Hispanic Heritage Month, which runs Sept. 15 through Oct. 15, is when we recognize the contributions made by Hispanic and Latino Americans, as well as their important presence in the United States. This is also the time of year that we celebrate their heritage and culture. Sept. 15 is the anniversary of the independence of five Latin American countries.
Del Mar College will offer many free activities as part of the celebration. The events, which include film screenings, lectures and more, are presented by the Mexican-American Studies program and the DMC chapter of the Texas Association of Chicanos in Higher Education.
Sept. 16, 9:30 a.m. — “Reminiscence of South Texas Mexican American Farm Workers: A Round Table Discussion.” This will kick off Hispanic Heritage Month and the observation of Dr. Hector P. Garcia Texas State Recognition Day. DMC Associate Professor of History Derek Oden will serve as moderator on the panel discussion with Professor of Political Science Renato Ramirez and Rosa Linda Reynoso, with College Relations and president of the Texas Association of Chicanos in Higher Education DMC chapter. Room 514, White Library, East Campus.
Sept. 18, 2 p.m. — Film screening of “Cesar Chavez.” This is a 2014 American film produced and directed by Diego Luna about the life of American labor leader Cesar Chavez, who co-founded the United Farm Workers with Dolores Huerta. Room 530, White Library, East Campus.
Sept. 22, 9:30 a.m. — “Ojo, Susto, and Curanderos: Knowledge and Attitudes Toward Mexican-American Folk Healing in South Texas” by Christine Reiser Robbins, assistant professor of anthropology, Texas A&M University-Kingsville, and Christopher L. Martinez, undergraduate student in criminology, Texas A&M University-Kingsville. This presentation will discuss some of the key illnesses and healing elements in curanderismo, Mexican-American folk healing traditions. This will be drawn on recent studies of college students in South Texas. It will examine the extent to which younger generations today believe in and seek out folk healing practices. It also will include their attitudes about common folk illnesses such as mal de ojo and susto, and their familiarity with curanderos, parteras and other traditional folk healers. This study will compare the results of today to the same population 25 years ago to assess whether beliefs in curanderismo are rising or declining in contemporary society. Room 514, White Library, East Campus.
Sept. 25, 1:30 p.m. —DMC Viking Book Club Discussion: “The Devil’s Highway: A True Story” by Luis Alberto Urrea. Room 434, White Library, East Campus.
Sept. 30, 2 p.m. — The film “La Lengua de las Mariposas (The Tongue of the Butterflies)” will be shown. Room 530, White Library, East Campus.
Oct. 1, 11 a.m. — “Among the Valiant: Mexican Americans in WWII and the Korean War.” Interim Chair and Professor of Political Science Renato Ramirez will provide a presentation on “Among the Valiant” which was published in 1963. The factual accounts explained in this book describe the heroic exploits of 17 Mexican-American recipients of the U.S. Congressional Medal of Honor. Room 514, White Library, East Campus.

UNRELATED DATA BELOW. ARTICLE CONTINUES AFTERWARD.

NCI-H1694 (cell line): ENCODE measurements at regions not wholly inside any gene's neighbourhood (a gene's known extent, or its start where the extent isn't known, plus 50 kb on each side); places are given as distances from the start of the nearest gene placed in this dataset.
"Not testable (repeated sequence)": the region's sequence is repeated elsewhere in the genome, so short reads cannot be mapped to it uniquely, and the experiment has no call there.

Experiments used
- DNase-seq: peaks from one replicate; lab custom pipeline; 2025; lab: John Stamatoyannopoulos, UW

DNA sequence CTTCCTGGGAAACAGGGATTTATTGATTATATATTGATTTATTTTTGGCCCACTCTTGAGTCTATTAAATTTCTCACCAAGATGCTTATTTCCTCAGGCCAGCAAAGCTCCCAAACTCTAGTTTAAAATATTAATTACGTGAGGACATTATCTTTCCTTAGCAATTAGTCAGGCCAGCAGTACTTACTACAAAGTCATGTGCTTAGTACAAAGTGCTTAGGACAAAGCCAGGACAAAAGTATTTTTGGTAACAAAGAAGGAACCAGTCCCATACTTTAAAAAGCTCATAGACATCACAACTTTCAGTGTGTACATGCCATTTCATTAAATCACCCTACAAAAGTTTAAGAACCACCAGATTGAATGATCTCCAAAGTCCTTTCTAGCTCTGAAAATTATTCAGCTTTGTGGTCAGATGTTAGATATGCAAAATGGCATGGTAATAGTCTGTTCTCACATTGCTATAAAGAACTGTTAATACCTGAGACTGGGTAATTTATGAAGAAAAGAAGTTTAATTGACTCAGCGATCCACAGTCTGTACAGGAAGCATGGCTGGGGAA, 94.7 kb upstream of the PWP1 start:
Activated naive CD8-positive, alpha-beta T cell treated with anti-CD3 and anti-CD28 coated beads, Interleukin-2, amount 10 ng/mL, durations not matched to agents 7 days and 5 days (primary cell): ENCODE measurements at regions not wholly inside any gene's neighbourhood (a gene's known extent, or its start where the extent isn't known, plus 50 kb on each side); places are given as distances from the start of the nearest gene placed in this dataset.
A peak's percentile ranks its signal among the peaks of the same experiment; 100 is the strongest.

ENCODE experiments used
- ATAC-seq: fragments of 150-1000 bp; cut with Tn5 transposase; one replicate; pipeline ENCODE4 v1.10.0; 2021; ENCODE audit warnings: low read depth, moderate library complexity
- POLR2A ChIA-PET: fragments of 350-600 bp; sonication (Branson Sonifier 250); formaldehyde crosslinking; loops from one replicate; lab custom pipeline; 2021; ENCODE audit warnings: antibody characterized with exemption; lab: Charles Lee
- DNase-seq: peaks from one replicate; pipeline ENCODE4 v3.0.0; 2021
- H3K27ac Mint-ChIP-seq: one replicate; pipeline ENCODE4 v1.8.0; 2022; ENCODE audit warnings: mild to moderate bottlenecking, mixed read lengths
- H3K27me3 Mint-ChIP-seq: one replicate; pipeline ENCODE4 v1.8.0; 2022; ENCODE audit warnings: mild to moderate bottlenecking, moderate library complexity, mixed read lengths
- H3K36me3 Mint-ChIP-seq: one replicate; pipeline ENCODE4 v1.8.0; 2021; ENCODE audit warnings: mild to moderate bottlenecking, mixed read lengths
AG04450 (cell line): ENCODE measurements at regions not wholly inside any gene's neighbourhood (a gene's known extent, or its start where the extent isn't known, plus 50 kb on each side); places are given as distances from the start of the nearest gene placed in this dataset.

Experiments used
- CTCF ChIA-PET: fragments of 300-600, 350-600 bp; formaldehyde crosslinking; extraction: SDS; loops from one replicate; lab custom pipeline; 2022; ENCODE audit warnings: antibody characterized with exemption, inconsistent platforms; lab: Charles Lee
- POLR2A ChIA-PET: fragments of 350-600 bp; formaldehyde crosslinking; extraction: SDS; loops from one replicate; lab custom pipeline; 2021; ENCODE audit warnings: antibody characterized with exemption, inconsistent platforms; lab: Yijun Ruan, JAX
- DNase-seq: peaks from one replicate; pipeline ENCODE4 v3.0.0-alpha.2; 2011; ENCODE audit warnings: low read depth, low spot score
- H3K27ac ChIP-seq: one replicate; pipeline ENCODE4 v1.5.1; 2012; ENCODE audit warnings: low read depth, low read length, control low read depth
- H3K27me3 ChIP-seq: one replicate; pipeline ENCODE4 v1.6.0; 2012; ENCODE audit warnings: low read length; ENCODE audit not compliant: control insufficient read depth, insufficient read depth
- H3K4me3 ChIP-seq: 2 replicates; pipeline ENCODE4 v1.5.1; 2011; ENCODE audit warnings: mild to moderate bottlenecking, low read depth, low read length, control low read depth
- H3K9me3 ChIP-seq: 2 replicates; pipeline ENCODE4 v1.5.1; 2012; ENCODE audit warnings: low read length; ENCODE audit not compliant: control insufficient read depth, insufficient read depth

Oct. 5, 1 p.m. — “Stand up, Sit-In, Walk Out!” Assistant Professor of History Dawson Barrett will discuss the proud tradition of Mexican-American high school student activism. Through the picket lines, marches and many other protests, teenage rebels have confronted discrimination, demanded better schools and changed the content of U.S. history books. Room 514, White Library, East Campus.
Oct. 8, 2 p.m. — The film “El Viaje de Carol (Carol’s Journey)” will be shown. Room 530, White Library, East Campus.
Oct. 14, 2 p.m. — The film “El Laberito del Fauno (Pan’s Labyrinth)” will be shown. Room 530, White Library, East Campus.
Oct. 15, 1 p.m. — “Immigration from Mexico to South Texas in the Early 20th Century.” Associate Professor of History James Klein will discuss why immigration into South Texas from Mexico accelerated in the first three decades if the 20th century. “Immigration from Mexico to South Texas in the Early 20th Century” is also presented to commemorate the “DMC Mexican-American Studies Program Day” proclamation issued by Mayor Nelda Martinez in 2014. Room 514, White Library, East Campus.
Oct. 16, 2 p.m. — The film “Mariachi Gringo” will be shown. Room 530, White Library, East Campus.
Oct. 23, 6 p.m. — Dolores Huerta, a prominent Chicana labor leader and human rights activist, will share her experiences with community participants. Huerta is the co-founder and first vice president of the United Farm Workers. She has received numerous awards for her community service and advocacy for workers, immigrants and woman’s rights, including Eugene V Debs Foundation Outstanding American Award, the United States Presidential Eleanor Roosevelt Award for Human Rights and the Presidential Medal of Freedom. Richardson Performance Hall, East Campus.
Oct. 30, 2 p.m. — The film “The Devil’s Backbone” will be shown. Room 530, White Library, East Campus.
All events are free and open to the public. For more informa